Zeus


Zeus was the supreme god of gods and Greeks. He was called Jupiter by the Romans and he received that name because it was believed he had the same powers as the Roman god Jupiter! His symbols are the eagle, the oak tree, the royal sceptre and the thunder bolt. Originally he was a god of the skies and high heavens and back in the day Greeks thought of him as the only god who concerned himself with the entire universe.

Greeks associated Zeus with justice and well being. He's believed to have greatly punished the wicked and maldoers and rewarded all that did good.

He received the lightening bolt from the Cyclops who were the giants that helped Zeus in the war against his father. He uses the lightening bolt for defence along with a bright golden shield with an eagle engraved in it.

Zeus was the son of the great god Cronus and great goddess Rhea. Cronus feared his children would want to overpower him and take his place at Mt.Olympus, therefore he swallowed all of Zeus's siblings, Zeus hadn't yet been born. When Zeus was born, Rhea hid Zeus on some close by islands before Cronus could swallow him then she wrapped a stone in baby's clothes and gave it to Cronus. Cronus swallowed it believing it was his son. When Zeus reached adulthood he disguised himself and returned and tricked Cronus into drinking a liquid that forced him to vomit up all of his children, who then all gathered together to fight in a war against their father Cronus and the rest of the Titans (the race that Cronus and Rhea belonged to). Cronus was overthrown in the war by Zeus, so Zeus then took his place on Mt. Olympus and became judge and chief ruler of the 12 major gods and goddesses called the Olympians who ruled Mt.Olympus. It was believed that he settled disputes fairly but when he became angry he would throw thunder bolts. On Mt. Olympus he was also in charge of changing the seasons and making the sun come and go, both of which were very important to the other gods, goddesses and Greeks.

Zeus had two(2) brothers. They were the god Hades who ruled the underworld and the god Poseidon who ruled the seas. His sisters were goddesses Hesta, Demeter and Hera.

ZEUS later married his sister Hera who then became the queen of goddesses considering the fact that her husband Zeus was king. In their relationship they had two(2) children who are known as the gods Ares and Hephaestus. Even though being married to Hera Zeus also had many love affairs with other goddesses and mortal women. From these extra relationships on the side, his children include the gods Apollo, Dionysus, Hermes, the goddess Artemis, the heroes Heracles(Latin for Hercules) and Perseus. He also gave birth to goddess Athena who sprang full grown from his forehead. According to myths Zeus and goddess Mnemosyne became parents of the Muses(the 9 goddesses of the arts and sciences) and it is believed that he and goddess Athena were parents of the fates. Zeus fell in love often, therefore resulting in so many children Zeus cannot even name them all. Because of his many relationships his wife queen Hera became very insecure of Zeus and other women/goddesses. Zeus was "anthropomorphic" which comes from two(2) Greek words meaning the shape of man. This meant that Zeus could transform into any animal or human being that he wished to be and he would then go down on earth, and fool the mortal women who would then mate with him.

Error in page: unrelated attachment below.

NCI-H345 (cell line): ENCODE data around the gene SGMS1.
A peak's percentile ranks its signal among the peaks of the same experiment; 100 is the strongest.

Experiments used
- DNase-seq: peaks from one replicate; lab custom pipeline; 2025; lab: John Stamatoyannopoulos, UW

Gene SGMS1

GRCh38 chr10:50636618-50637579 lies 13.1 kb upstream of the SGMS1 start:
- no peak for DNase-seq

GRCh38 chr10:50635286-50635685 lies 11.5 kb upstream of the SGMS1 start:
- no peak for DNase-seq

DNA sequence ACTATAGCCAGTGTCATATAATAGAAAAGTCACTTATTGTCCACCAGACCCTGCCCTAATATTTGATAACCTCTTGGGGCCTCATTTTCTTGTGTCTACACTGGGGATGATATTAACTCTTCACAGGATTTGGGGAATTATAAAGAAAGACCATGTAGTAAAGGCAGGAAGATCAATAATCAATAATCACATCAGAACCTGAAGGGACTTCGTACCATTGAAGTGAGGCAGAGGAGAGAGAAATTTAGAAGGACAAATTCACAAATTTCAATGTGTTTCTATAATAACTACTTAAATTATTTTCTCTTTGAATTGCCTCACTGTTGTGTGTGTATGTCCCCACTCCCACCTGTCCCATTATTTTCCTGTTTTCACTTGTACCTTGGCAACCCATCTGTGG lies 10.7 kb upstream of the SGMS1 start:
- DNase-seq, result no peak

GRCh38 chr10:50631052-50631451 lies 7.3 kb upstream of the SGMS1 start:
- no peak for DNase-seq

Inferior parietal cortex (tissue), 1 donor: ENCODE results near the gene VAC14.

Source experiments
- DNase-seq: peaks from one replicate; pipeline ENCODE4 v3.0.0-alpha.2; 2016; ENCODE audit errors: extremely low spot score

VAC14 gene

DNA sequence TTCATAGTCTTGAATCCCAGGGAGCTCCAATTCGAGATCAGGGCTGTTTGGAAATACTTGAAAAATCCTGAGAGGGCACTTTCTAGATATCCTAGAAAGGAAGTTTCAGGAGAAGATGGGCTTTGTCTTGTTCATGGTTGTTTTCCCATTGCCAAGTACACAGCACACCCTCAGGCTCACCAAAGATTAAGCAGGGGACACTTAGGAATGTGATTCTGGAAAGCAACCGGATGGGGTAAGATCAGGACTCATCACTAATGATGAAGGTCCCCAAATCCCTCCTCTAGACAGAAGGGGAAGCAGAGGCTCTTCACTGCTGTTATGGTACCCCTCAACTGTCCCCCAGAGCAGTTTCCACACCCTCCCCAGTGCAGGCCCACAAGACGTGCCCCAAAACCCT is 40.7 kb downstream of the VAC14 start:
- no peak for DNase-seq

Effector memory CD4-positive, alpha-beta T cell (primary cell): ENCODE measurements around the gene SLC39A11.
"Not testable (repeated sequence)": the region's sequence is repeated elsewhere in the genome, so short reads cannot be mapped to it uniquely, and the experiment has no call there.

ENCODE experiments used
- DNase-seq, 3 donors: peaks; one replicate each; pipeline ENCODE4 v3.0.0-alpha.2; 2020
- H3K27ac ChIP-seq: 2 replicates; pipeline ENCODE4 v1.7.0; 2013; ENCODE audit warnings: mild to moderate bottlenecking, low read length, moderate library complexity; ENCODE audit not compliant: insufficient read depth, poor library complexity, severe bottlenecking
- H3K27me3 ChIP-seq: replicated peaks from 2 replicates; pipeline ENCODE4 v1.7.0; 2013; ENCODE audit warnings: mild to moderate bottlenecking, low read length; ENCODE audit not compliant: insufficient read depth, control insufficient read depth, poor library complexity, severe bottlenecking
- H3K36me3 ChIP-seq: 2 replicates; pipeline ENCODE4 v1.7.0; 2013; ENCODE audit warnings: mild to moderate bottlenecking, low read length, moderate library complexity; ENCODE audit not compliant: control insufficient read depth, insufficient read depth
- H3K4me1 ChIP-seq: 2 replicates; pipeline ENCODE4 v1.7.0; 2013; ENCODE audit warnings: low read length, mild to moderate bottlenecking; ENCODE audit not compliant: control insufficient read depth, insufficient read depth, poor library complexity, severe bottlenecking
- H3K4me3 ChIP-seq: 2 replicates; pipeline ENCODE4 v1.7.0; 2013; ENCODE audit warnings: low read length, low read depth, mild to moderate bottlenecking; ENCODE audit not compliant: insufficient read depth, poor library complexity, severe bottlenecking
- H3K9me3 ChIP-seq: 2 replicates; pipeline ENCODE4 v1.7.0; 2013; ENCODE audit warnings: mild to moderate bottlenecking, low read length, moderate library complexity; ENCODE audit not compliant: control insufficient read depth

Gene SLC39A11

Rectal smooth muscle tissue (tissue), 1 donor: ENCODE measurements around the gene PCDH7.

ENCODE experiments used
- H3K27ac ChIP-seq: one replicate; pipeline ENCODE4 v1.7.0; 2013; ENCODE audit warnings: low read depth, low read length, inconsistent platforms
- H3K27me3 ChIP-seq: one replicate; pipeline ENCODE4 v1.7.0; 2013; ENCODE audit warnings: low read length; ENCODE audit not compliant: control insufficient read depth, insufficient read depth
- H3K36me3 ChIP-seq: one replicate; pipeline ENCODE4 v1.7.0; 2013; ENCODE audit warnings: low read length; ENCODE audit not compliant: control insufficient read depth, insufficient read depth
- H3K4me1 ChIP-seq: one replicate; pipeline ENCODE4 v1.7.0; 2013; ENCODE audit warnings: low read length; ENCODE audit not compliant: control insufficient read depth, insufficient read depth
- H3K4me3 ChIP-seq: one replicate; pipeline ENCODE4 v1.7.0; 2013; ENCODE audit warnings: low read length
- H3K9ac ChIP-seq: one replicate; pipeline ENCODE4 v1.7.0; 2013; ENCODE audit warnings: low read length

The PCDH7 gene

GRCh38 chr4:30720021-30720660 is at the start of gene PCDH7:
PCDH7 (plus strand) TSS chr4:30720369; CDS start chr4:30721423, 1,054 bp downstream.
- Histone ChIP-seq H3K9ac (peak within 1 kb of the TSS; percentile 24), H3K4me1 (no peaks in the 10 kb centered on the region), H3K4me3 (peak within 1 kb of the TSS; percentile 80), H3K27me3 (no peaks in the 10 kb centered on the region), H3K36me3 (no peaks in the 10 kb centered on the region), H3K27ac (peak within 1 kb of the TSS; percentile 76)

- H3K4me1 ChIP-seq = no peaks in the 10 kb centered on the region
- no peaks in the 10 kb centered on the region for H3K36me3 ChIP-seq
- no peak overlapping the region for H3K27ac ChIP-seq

Zeus foretold the future through omens and oracles. As being the guardian of mortality, Zeus enforced moral among men, for Zeus himself was very wise!

Since Zeus's childhood was spent undercover hiding he was never able to experience the joy of being a child. When he was older he was constantly fighting wars and helping and protecting the others, along with doing many other great things though greatly did his job consist of leisurely activities. He is a very special and wise god who later died, but while he was alive he was greatly respected by most and played a major role in Greek mythology and the roles of the other gods and goddesses and the Greek people!






Zeus Master of Olympus